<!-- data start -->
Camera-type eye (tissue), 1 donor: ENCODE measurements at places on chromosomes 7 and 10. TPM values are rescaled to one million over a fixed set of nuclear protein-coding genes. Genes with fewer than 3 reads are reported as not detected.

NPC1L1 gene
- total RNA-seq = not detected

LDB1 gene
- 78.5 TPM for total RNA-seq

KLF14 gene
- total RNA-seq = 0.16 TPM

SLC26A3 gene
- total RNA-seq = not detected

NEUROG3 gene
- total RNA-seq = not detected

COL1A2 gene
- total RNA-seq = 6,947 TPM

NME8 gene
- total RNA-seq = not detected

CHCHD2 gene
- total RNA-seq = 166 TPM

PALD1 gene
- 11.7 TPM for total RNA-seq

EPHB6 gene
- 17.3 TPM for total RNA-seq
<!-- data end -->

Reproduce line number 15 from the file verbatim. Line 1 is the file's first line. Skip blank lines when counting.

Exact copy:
- total RNA-seq = not detected